The city has beautiful beaches stretching and facing to the Pacific Ocean.
Cape Hyuga commands a splendid view of the great ocean.Many historical buildings and properties have been left in Mimitsu, a port town flourished by shipping agents, and Hososhima, a town prospered as key junctions of marine traffic in Kita-Kyushu.
Selected as one of Japan's 100 best beaches, Okuragahama Beach with its white sand and green pines stretches across 4 km and is a famous Japanese surf spot. Visitors can enjoy various marine activities at the beach, which is equipped with free parking lots for 400 vehicles, hot water showers, and restrooms.
The sea has worn the columnar rocks into the shape of a cross. It is said that praying here will make your wishes come true.
The 70 m-high precipitous cliff that has cracked into hexagonal columns offers a magnificent view. The unobstructed panoramic view of the Pacific Ocean at the tip of the cape reminds you that the earth is spherical.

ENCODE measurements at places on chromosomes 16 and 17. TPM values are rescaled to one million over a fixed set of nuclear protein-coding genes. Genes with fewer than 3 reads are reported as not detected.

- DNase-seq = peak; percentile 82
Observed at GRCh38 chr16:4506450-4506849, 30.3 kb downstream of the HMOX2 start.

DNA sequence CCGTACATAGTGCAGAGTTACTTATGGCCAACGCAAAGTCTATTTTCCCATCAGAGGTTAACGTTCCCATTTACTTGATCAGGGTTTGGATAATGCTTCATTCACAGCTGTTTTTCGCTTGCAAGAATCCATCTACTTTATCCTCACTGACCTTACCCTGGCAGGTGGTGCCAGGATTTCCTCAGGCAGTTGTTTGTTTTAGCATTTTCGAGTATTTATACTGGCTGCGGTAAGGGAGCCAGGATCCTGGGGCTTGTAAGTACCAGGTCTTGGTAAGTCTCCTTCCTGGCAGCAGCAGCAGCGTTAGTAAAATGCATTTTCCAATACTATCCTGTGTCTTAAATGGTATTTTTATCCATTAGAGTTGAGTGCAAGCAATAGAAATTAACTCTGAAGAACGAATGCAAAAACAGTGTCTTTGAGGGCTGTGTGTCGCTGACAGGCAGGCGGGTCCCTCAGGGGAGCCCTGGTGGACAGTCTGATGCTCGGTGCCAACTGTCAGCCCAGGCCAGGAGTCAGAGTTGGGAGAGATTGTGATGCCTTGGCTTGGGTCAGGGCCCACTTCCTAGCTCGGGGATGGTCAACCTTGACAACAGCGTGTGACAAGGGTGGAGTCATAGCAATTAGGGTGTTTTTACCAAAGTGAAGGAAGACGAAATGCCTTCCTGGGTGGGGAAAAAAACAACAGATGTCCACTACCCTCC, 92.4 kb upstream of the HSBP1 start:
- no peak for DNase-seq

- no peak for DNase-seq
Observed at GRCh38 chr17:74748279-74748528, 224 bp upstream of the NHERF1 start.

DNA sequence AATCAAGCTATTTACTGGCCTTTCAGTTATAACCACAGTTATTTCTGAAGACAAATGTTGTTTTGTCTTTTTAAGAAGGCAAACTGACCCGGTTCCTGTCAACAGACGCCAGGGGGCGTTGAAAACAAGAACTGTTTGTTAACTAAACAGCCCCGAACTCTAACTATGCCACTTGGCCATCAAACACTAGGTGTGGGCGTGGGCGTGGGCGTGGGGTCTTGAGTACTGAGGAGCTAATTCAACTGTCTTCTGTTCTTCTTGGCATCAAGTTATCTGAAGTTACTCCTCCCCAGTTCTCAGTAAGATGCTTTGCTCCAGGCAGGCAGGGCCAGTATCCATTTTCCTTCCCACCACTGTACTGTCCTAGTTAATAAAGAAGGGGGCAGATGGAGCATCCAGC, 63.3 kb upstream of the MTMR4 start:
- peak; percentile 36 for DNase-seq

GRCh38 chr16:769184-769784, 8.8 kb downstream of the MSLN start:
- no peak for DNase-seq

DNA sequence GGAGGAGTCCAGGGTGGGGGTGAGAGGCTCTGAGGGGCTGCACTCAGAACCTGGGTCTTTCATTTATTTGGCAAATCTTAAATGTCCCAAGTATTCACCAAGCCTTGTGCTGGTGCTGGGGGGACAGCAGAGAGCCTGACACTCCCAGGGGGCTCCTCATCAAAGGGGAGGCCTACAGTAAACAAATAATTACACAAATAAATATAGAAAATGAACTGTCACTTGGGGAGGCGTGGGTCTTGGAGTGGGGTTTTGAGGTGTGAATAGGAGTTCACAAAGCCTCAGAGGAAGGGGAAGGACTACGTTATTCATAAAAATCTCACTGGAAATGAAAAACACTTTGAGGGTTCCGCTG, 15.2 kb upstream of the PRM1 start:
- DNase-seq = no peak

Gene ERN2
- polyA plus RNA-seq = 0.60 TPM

The lighthouse, standing at approximately 100 m above sea level, was built with red brick in 1910, then reconstructed in 1941.
Mihokogaura Swimming Beach’s calm waves make it suitable for families with children. Here, you can enjoy camping and stand up paddle surfing (SUP).
Selected as one of Japan’s 100 best beaches, Isegahama Beach, with its high-quality water, is equipped with parking lots and a beach house. The beach opens for swimming every summer.
Omi Shrine, standing on columnar rocks, is known as "Hyuga's Ise Shrine." It is a powerful spot famous for its dragon legend and the Sazareishi stones that appear in the lyrics of the Japanese national anthem.
In 2008, the station building with its outstanding design and unique architectural style became the first Japanese winner of a Brunel Award, an international contest for design and architecture related to railways, in the station building category. The building was constructed using Japanese cedar and gives off a pleasant wood scent.
The Mimitsu area has preserved the historical appearance of the late Edo period when shipping agencies lined the streets. This port town was designated as an Important Preservation District for Groups of Historic Buildings in Japan. Its renovated old Japanese houses, which are now used as museums and cafes, stand as a reminder of its prosperous days.